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The simple truth

The market troubles have brought a lot of things firmly into focus and the safety of people’s investments is now going to be seen as more important than the rate of the return they get.

After all, if the base rate in the market is 5 per cent of their deposits, then anyone who is paying 7 per cent or above has a risk addition of at least 20 per cent. This may seem oversimplistic but sometimes I think we have to be overly simplistic if we are going to get the message across to clients.

I therefore note with some alarm that personal accounts have an assumption built in that they will deliver a return of 3.5 per cent ahead of inflation. I am sure that someone out there will tell me that figure was set by actuaries but, having said that, it was actuaries that have also been managing final-salary schemes in the UK so perhaps that is not something to dwell upon.

Running with such a high-risk premium is very bold and could mean that personal accounts become a disaster, not just in respect of the interaction with means- tested benefits but also from an investment perspective.

I was then further amazed that one of the directors of the Personal Accounts Delivery Authority was a director at Bradford & Bingley and I would suggest that having him remain with the authority is possibly not the most careful course of action.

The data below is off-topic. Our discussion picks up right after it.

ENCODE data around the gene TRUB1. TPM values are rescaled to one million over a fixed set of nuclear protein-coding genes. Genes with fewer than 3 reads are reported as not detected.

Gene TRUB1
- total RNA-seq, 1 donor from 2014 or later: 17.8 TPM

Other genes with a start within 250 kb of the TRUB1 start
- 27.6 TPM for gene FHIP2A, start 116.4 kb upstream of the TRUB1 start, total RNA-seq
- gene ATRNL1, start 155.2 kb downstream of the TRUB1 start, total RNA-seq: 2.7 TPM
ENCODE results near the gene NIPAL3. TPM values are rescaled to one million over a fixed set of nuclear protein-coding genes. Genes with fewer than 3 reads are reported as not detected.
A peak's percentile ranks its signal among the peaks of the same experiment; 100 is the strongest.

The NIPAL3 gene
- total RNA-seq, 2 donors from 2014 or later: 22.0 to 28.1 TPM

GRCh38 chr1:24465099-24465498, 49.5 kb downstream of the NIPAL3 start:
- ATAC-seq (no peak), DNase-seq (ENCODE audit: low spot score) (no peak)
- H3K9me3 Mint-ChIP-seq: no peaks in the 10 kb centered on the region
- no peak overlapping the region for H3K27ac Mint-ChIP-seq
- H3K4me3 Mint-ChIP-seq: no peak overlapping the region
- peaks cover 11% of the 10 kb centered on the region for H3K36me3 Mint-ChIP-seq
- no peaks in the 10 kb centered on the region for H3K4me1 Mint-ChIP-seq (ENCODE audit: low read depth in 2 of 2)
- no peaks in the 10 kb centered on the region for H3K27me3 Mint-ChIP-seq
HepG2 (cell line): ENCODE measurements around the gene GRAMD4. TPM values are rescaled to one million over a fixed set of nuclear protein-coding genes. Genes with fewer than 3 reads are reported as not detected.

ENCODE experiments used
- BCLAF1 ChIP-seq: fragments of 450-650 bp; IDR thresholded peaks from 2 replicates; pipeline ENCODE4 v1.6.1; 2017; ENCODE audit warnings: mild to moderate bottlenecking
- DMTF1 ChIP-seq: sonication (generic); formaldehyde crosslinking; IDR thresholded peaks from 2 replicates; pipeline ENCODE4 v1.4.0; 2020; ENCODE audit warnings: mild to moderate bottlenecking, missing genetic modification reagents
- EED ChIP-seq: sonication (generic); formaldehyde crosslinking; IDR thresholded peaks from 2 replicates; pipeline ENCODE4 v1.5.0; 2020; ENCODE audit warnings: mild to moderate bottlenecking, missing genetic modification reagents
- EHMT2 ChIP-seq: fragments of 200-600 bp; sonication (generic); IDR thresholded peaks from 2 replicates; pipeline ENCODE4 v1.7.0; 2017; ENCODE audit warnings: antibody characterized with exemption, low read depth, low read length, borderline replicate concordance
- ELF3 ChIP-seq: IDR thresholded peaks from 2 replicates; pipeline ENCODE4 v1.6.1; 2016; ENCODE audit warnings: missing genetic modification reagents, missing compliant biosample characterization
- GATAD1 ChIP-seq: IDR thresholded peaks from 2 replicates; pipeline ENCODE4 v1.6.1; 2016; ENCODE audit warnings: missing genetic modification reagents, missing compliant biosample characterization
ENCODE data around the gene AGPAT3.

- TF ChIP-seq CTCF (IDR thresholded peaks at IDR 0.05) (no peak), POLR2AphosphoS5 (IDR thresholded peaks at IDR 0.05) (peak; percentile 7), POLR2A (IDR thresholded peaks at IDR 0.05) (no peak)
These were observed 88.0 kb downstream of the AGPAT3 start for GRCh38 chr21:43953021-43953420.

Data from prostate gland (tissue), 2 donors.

A recent report from the CII and the Reform group referred to the iPod generation, standing for insecure, pressured, overtaxed and debt ridden and I think that is probably a reasonable series of bullet points to describe most 18-34-year-olds. For these individuals to take up financial products or to make any commitment to long-term saving, we have to make significant adjustments to the level of complexity which is generally seen as acceptable because it will not be acceptable to this segment of the population.

The recent letters berating Peter Hargreaves for his attack on structured products simply proves that many people fail to recognise their inherent flaws.

Many years ago, I gave a presentation which referred to with-profits and was entitled, With profits – I never liked it since I first fully understood it. I think I could probably substitute structured products in place of with-profits.

Come to think of it, isn’t with-profits the original structured product – something that has a generic title but a non-generic list of features and that is dangerous?

People therefore are not turned on by complexity. It generally leads to higher cost and perhaps the most important lesson that people can learn is that there are risks attaching to all investments and the question is not so much “what is your attitude to risk?”, it is more a question of “what is your capacity for risk, can you recover from a downturn?”

After all, some of the people who have seen their portfolios drop dramatically have no real need to withdraw the money from those portfolios and therefore shouldn’t they focus on the fact that that is what a professional adviser delivers.

A professional adviser or a seasoned professional takes clients through the bad times and lets them get on with life. It is not as if they suddenly need to withdraw their entire portfolio to keep going.

Someone once said to me that professional advisers should market the fact that what they are selling is pru- dence and not performance.


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